Love your dad as it is still him it's the crappy PSP that is changing him, make him as active as possible while he still can, take him swimming that's great. Let him stuff his face while he can. When it get's to the point when you are advised about peg tube fitting as their are always pro's and con's to this and having gone through it you can E mail me and I will be honest about it from my experience.

    Tell him you love him and give him a massive cuddle when you see him next.

    Keep well

    x

  • Hi Rachel

    I lost my dad who was my heart and soul, not long ago to this horrible condition and I still talk to people with disbelief how the condition changed the dad I knew. We all know what you are going through and here is a great place to just let go and shout and cry and say how you feel, where people understand what you are going through and offer some words of advice and comfort.

    I know its horrible but you are there for him and he will know that and your mum however strong she is will be taking her support from you. And you sound a very loving daughter

    Keep your chin up and take care of yourself. All my love to you and yours

    Lesley x

  • Thank you for all your support it is just what I needed. I had a heart to heart with mum yesterday, and even though we discussed that dad is now getting to the later stages of psp the talk helped us both feel better. He is too tired and weak to go out now, even though he is in a wheelchair. He also gets anxious and stressed when he goes out and it takes mum hours to get him calm again. Thankfully mum was smart and took dad everywhere he wanted to go from the start of his illness up until a couple of weeks ago, when it became apparent she couldn't take him out anymore. They also had a wonderful cruise and family holidays with me and my family, which we will remember forever. I have always been dubious about writing on here before, but I feel this may help me to cope with psp. It is nice to know I am not alone and I feel great comfort in knowing that we can all help each other. But of course it goes without saying that I wouldn't wish psp on anyone and I wish that none of your loved ones had this terrible disease. Thank you x

  • hi rachel

    i have psp but have been lucky in that it is I think the slow version - diagnosed dec 2010 but symptoms apparent (balance ie falling over /co-oord / handwriting problems )from 5 years previously and ]ow speech is very garbled-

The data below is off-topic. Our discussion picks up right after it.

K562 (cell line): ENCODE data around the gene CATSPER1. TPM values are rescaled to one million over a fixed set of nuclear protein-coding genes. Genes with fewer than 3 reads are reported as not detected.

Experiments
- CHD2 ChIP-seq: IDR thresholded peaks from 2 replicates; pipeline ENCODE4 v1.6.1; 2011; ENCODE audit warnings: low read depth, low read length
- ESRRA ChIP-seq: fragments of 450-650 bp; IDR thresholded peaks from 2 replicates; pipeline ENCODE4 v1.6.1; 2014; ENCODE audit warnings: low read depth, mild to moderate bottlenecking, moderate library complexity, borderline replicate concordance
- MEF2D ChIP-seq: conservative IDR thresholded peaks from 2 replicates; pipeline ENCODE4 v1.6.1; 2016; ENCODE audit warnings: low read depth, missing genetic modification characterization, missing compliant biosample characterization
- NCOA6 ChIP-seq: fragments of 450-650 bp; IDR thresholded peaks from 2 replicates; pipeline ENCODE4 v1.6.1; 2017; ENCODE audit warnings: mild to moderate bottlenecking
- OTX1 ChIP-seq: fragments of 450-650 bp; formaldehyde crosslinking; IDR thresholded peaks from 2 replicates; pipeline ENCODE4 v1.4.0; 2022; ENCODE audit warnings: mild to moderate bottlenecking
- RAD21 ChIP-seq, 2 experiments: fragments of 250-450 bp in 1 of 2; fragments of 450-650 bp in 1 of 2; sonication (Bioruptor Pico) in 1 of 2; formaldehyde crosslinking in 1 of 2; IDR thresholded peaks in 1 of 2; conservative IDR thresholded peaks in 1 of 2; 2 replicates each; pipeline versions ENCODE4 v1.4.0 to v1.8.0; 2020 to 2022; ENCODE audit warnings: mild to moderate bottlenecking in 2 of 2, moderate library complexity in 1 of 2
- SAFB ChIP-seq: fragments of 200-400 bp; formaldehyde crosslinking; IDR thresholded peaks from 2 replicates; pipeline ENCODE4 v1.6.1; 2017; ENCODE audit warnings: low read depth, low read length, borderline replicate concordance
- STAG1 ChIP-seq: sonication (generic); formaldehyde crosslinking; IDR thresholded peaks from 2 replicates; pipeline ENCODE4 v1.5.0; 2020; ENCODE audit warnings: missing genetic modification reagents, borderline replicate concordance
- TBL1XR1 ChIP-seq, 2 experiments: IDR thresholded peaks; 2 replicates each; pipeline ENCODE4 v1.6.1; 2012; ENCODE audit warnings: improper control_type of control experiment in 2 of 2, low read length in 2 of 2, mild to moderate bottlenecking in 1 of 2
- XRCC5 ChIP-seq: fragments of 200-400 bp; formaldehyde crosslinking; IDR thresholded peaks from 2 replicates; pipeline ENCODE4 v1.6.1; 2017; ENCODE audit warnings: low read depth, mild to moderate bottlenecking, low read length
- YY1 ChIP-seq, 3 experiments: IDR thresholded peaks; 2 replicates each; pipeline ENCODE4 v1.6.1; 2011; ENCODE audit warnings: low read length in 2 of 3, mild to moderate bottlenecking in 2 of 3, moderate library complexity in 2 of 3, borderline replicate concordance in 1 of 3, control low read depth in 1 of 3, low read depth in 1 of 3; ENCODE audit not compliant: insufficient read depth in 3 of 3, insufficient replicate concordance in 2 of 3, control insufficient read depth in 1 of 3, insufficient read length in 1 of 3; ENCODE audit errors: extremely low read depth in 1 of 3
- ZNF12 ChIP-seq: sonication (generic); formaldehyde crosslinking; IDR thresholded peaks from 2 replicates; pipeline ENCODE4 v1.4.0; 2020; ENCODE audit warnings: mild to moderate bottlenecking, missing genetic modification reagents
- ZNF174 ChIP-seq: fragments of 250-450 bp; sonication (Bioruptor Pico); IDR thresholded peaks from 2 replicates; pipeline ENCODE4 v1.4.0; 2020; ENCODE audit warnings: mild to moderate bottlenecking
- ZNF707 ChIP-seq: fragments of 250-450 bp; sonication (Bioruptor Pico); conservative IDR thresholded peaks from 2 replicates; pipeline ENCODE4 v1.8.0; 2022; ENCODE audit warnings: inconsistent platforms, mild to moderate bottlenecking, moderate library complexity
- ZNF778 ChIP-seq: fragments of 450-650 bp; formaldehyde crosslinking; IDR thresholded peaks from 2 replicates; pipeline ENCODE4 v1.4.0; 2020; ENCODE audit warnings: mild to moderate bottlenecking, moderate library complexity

I do nto have any family to care for me but have a great carer through th Home instead senior Care org = recommended on tte PSP website

    so i am able to ge things in place whilst i am still able

    it has been good for me to rely on others for help and care

    and this website is great for sharing

    so plz stay on it and say whateer you need ot say

    Love jill

  • Hi Rachel and everyone.

    Rachel, you could have been describing my life in a nutshell at the moment - my dad and yours seem at about the same kind of stage of this horrible disease...and you have totally echoed my grief at how my dad has changed, and what this has meant for him and my mum, and us all (my family have just moved back to the UK to be near my parents and to help out). I struggle every day to find any answers as to where this has come from, and to make any sense of it whatsoever. My mum too is a very strong person, and I feel very weak by comparison - I am a mess of emotions and have to be strong infront of my dad as you say - it's very hard! I miss the way my dad was so much every day - I long to hear his voice again, to have him play with my kids, to be able to tell us about his childhood etc - it's too late for that now. I just now have to spend as much time with him as possible, and any day that he smiles and tries to participate, is a beautiful day for me!!! love to you all - I so know what you are going through - i didn't think there would be anyone out there who was going through exactly the same!

    fran x

  • I am so sorry for your pain FranR, but you are no longer alone x I am glad your dad is able to brighten up your day, I am sure you being there makes him very happy especially as he knows you are there to support your mother. Be strong, and remember we are all here if you need support x

  • Thank you, Rachel - that means so much. Best wishes and good luck with everything, Fran

  • This week my dad has been classed as being on the Pathway. This is a term used by the medical proffession that means he is unlikely to survive the next 12 months. I already know that dad is getting nearer to the end especially as his ability to initiate swallowing is becoming harder for him. But to know that it is down in black and white makes it harder to have hope that he will be around forever. Dad doesn't want a peg feed and we stand by his descision 100%, especially as he will soon be at the point when he is paralysed lying in a bed 24 hours a day unable to communicete. I know not everyone gets to this point, but the way psp has taken a hold of my dad it is very likely he will get to this point. Mum says the nurse has said his body is getting tired so I hope he will pass away peacefully in his sleep with his family around him or when mum is giving him a cuddle.

  • Rachel, I agree with the no PEG. My wife (PSP) and I have had this discussion and she does not want one either. I'm sure this will make it difficult but her wishes will be upheld. Remember, we are here for you.

    Jimbo

  • My heart goes out to you and your mom. This PSP takes its mental toll on us all and hits those hardest who love the most. Often the tears are hard to hold back but there is a time for them away from your Dad.

    Jimbo